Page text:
The Olympians' incredible achievements haven't gone unnoticed, but there's another thing that caught the attention of those following the Olympics. As part of each medal ceremony, the winning athletes tend to bite into their medals. Why?
Why do Olympians bite their medals?
Turns out, there's no straightforward answer as to why the pose has become so prevalent among Olympic medalists. As David Wallechinsky told CNN in 2012, the reason behind the popular ritual might be quite ad hoc. As David explained, there's a chance that Olympic medalists only bite their medals because the photographers taking their pictures ask them to.
"It's become an obsession with the photographers," David said. "I think they look at it as an iconic shot, as something that you can probably sell. I don't think it's something the athletes would probably do on their own."
Were the pose not so common, the Olympic medalists of the current day and age might not be able to popularize it. But the convention prevails, even though its origins are also unknown.
Some believe that the tradition of biting into a medal is rooted in the centuries-old practice of assessing the quality of precious metals, such as gold, by sinking one's teeth into it.
Common among merchants, the practice provided an easy way to tell real coins apart from counterfeit ones. The strategy worked especially well in the case of gold coins, as gold is a softer material that gets marred easily.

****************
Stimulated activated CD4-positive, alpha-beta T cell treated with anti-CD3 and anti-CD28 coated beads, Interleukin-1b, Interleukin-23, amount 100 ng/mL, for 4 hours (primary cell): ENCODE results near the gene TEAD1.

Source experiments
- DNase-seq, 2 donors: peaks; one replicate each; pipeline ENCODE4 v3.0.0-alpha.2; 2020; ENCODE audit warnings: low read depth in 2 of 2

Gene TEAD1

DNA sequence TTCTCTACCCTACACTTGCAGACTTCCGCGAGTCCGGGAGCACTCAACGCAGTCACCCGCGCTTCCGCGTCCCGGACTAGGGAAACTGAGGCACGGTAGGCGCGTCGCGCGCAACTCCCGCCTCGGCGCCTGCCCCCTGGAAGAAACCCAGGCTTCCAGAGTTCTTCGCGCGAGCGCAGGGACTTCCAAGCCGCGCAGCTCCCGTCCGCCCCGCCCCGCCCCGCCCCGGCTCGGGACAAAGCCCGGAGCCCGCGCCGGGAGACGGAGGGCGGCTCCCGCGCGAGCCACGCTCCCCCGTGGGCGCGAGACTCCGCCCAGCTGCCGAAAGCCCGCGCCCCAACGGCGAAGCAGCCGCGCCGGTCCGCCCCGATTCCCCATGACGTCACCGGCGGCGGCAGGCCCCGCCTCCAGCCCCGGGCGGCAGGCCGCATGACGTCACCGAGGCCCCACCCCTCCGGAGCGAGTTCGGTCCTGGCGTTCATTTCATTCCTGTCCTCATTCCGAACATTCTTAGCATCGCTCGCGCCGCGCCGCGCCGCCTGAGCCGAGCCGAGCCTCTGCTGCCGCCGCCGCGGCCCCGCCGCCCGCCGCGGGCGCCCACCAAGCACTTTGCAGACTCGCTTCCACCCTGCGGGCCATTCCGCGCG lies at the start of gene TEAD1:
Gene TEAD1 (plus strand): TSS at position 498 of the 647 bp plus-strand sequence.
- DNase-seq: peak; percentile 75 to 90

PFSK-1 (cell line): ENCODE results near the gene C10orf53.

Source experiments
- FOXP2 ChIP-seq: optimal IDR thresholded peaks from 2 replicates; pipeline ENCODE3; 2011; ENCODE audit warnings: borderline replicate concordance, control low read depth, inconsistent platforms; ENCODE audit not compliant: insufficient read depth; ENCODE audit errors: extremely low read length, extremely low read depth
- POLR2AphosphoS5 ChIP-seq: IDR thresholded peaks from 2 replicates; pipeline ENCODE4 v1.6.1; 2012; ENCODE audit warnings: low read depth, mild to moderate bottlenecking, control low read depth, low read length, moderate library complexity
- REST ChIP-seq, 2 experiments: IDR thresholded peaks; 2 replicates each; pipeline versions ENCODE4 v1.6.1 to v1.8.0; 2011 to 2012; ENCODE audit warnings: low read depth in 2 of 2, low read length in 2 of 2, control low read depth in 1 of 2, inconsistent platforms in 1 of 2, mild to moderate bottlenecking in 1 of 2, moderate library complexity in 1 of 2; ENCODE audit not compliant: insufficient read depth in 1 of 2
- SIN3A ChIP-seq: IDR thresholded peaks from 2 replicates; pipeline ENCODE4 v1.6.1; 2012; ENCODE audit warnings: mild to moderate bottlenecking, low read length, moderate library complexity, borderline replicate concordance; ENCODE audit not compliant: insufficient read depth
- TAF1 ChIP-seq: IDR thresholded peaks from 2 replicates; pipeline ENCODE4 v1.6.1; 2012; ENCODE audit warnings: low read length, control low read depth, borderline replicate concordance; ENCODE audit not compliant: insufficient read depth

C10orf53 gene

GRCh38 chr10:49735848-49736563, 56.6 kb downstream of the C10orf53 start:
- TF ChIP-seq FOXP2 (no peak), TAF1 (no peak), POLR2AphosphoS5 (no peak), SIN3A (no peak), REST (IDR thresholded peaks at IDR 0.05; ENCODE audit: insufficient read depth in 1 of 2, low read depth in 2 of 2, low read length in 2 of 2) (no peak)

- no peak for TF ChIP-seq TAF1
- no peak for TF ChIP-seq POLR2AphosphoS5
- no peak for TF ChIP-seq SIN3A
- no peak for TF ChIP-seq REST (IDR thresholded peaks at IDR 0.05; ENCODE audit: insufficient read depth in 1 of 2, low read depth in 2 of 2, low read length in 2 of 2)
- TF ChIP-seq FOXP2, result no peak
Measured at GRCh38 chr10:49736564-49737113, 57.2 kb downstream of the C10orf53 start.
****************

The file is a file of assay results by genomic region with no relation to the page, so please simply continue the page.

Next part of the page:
While this explanation may seem plausible, it does rest on a slight logical fallacy, as the medals handed out at the Olympic Games aren't made of pure gold. In other words, the Olympians needn't feel obliged to run impromptu quality checks.
The medals handed out at the Olympic Games Tokyo 2020 are made of recycled electronic waste.
The medals handed out at this year's Olympics are made of discarded smartphones, cameras, game consoles, laptops, and the like. According to The Guardian, all of the Olympic medals were manufactured using recycled electronic waste collected via the Tokyo 2020 Medal Project. A similar initiative was launched ahead of the Olympic Games Rio 2016, the outlet states.
Do Olympians get paid?
How much an Olympian medalist gets paid depends on which country they represent at the games. U.S. gold medalists get paid $37,500 for every gold, $22,500 for every silver, and $15,000 for every bronze medal, per NPR.
Other athletes are slightly less fortunate. Take Team GB, whose members don't receive any money for winning a medal. According to Glasgow Live, they do get access to stipends and other forms of support, however.
"It is our view that financial rewards do not significantly impact the motivation of an athlete to reach the Olympic podium," a representative for the British Olympic Association told The Telegraph in 2012.